Remembering Rana Plaza: Canadian corporations must do more
Canada’s unions are marking the fifth anniversary of the Rana Plaza disaster by urging Canadian companies to commit to protecting and promoting the human rights of textile workers.
On April 24, 2013, over one thousand garment workers were killed or injured when the Rana Plaza factory collapsed. Investigations showed that working conditions in the building did not meet safety standards. The tragedy highlighted the human rights abuses and substandard conditions that continue to plague the textile industry.
“Canadian companies have a responsibility to ensure that the products they produce are made ethically,” said Hassan Yussuff, president of the Canadian Labour Congress (CLC). “Canadians do not want to compromise the safety and dignity of workers in exchange for a cheap t-shirt. That’s not who we are.”
Basic human rights
Canadian unions are advocating that workers in Bangladesh, and anywhere along a supply chain, are:
- Treated fairly and with respect at work;
- Paid a living wage;
- Able to exercise their rights to form unions and bargain collectively;
- Working in safe factories.
Soon after the tragedy, dozens of companies operating in Bangladesh signed a five-year legally binding agreement called the Accord on Fire and Building Safety in Bangladesh. The agreement has been renewed for three more years and aims to ensure that factories are inspected regularly and that minimum safety standards are maintained. It also protects the rights of workers to organize.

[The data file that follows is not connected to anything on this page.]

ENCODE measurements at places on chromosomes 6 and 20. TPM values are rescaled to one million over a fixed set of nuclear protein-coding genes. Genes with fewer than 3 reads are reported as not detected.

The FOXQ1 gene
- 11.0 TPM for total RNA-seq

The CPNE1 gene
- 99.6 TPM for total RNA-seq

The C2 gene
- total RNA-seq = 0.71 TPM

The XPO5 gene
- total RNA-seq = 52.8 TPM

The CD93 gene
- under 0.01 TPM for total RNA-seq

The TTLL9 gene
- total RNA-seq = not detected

The CLC calls on the Canadian corporations operating in Bangladesh to sign the Accord. There are over 140 signatories from around the world, including Canadian owned Loblaws. The full list can be found here.
More recently, Canada’s federal government announced it will appoint an ombudsperson to ensure Canadian corporations respect their human rights obligations abroad.
“Canada can and must be a champion of all workers. That requires making sure that our corporations are held to account for any human rights abuses,” said Yussuff.
Several CLC affiliates will be holding events this Monday, April 23 to encourage Canadian companies including Walmart and the Canadian Tire owned stores of Mark’s, Sports Experts, and Sport Chek to commit to transparency about their supply chains.
Since 2016, the CLC and several affiliates have been supporting the Bangladesh Centre for Worker Solidarity in its effort to strengthen labour rights in Bangladesh’s ready-made garment sector. The project is supported by the Public Service Alliance of Canada (PSAC), Canadian Union of Public Employees (CUPE), UFCW, Ontario Secondary School Teacher Federation (OSSTF) and USW. It runs until 2019.
The CLC is also a member of the Canadian Network on Corporate Accountability, along with over 30 other unions and human rights, environmental, faith-based and solidarity groups. Union members of the coalition include CUPE, Unifor, USW, PSAC and the British Columbia Teachers Federation (BCTF).